OCLRE Executive Director
COLUMBUS (Jan. 31, 2018) – What were the major philosophical principles that influenced the debates over representation at the Constitutional Convention? How have the role and powers of the U.S. Supreme Court evolved since the founding period? How has the Fourth Amendment’s protection against unreasonable search and seizures changed throughout American history?
These are a few of the questions high school students from across the state have been preparing to answer at the We the People: The Citizen and the Constitution state competition Feb. 2 at the Ohio Statehouse.
Nearly 200 Ohio students from seven schools will participate: Archbold High School (Fulton County), Ayersville High School (Defiance County), Bellbrook High School (Greene County), Findlay High School (Hancock County), Ravenna High School (Portage County), Washington High School (Fayette County), and West Carrollton High School (Montgomery County).
“This program allows students to get out of their comfort zone and really put forth the effort to make themselves look and sound presentable and knowledgeable about the U.S. Constitution,” said Courtney Reiner, teacher at Ayersville High School.
Students showcase their understanding of constitutional principles by presenting and evaluating positions on relevant historical and contemporary issues. After providing prepared answers to competition questions, students undergo questioning in simulated legislative hearings. Competition judges include state legislators, college professors, judges, attorneys, and other community leaders.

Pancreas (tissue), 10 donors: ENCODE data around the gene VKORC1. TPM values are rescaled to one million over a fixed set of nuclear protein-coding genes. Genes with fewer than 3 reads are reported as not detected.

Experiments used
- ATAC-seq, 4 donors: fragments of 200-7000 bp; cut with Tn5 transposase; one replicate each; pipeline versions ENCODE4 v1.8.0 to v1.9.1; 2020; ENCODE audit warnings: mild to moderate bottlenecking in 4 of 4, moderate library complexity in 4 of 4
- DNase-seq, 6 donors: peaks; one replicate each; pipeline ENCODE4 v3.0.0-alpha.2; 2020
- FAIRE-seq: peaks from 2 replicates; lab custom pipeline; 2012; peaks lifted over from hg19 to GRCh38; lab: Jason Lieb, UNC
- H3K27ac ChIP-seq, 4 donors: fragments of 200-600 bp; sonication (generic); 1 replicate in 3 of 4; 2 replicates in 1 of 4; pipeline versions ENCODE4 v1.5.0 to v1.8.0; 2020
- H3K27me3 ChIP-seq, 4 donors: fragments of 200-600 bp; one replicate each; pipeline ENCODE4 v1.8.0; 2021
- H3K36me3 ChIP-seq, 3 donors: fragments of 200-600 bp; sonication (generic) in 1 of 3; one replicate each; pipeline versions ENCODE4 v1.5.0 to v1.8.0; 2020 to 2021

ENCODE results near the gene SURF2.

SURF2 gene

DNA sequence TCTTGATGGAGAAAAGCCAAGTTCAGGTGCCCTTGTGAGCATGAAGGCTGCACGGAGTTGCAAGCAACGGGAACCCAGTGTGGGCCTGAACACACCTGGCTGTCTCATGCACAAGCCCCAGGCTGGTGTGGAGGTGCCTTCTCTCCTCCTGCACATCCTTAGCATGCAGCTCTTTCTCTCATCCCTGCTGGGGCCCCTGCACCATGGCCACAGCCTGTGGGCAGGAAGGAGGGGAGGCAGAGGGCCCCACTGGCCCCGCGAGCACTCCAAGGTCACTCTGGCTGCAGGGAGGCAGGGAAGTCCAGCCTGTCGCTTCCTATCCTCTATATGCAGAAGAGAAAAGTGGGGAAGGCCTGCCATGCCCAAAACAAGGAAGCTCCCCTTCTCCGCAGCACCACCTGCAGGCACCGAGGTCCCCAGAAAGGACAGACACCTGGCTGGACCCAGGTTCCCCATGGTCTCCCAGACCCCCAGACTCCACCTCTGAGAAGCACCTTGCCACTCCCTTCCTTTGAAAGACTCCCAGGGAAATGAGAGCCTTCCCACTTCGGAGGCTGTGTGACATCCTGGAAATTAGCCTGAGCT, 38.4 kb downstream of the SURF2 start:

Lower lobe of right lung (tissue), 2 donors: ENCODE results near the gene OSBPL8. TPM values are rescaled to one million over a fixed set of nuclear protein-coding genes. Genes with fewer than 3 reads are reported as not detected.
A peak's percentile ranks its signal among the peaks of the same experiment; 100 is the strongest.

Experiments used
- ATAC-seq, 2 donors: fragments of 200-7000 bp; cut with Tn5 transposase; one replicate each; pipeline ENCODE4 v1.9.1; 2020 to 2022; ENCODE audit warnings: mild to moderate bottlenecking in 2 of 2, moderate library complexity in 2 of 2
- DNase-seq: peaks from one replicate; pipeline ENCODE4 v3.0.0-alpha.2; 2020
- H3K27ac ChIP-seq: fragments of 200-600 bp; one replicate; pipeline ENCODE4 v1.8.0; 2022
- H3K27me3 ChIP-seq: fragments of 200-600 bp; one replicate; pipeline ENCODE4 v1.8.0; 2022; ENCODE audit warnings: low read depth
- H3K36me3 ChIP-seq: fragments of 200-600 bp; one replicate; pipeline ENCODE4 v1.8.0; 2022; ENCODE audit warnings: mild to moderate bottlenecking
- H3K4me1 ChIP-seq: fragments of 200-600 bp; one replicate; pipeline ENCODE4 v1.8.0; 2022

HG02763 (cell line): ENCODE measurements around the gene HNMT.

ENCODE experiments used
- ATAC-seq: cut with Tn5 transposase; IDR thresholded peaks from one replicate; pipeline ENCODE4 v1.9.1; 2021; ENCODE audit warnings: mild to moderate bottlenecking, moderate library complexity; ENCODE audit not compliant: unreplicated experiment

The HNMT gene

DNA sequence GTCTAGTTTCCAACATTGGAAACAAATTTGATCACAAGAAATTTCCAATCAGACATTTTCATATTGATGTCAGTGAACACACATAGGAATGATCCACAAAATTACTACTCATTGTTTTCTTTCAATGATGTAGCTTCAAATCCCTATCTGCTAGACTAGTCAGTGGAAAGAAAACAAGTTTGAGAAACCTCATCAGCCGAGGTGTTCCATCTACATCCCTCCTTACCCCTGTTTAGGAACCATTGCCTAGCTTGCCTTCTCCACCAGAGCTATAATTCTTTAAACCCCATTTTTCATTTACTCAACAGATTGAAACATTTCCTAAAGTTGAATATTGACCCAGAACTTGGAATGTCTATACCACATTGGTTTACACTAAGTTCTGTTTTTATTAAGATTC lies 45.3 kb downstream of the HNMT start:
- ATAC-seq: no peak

For the first time in Ohio’s We the People
history, Ohio Center for Law-Related Education
(OCLRE) wrote a special question for the students to tackle based on the Ohio Constitution. The question asks the students to grapple with the fact education is not a fundamental right via the U.S. Constitution, but is guaranteed to Ohioans under the Ohio Constitution.
“It’s important Ohio’s students understand the Ohio Constitution,” said Tim Kalgreen, We the People program coordinator for OCLRE. “Understanding Ohio government is as important as understanding our federal government. These students are taking an in-depth look at the Ohio Constitution and state laws, preparing them to be better Ohio citizens, as well as American citizens.”
The winning class will represent Ohio at the We the People National Finals to be held April 27 – May 1 in Washington, D.C.
We the People
is administered in Ohio by the OCLRE, and is a national program of the Center for Civic Education. OCLRE is a non-profit, nonpartisan organization whose mission is to improve society by developing citizens empowered with an understanding of our democratic system. OCLRE is sponsored by the Supreme Court of Ohio, Ohio Attorney General’s Office, Ohio State Bar Association and the American Civil Liberties Union of Ohio Foundation. In Ohio, We the People
is funded in part by a grant from the Ohio State Bar Foundation
. For more information please visit www.oclre.org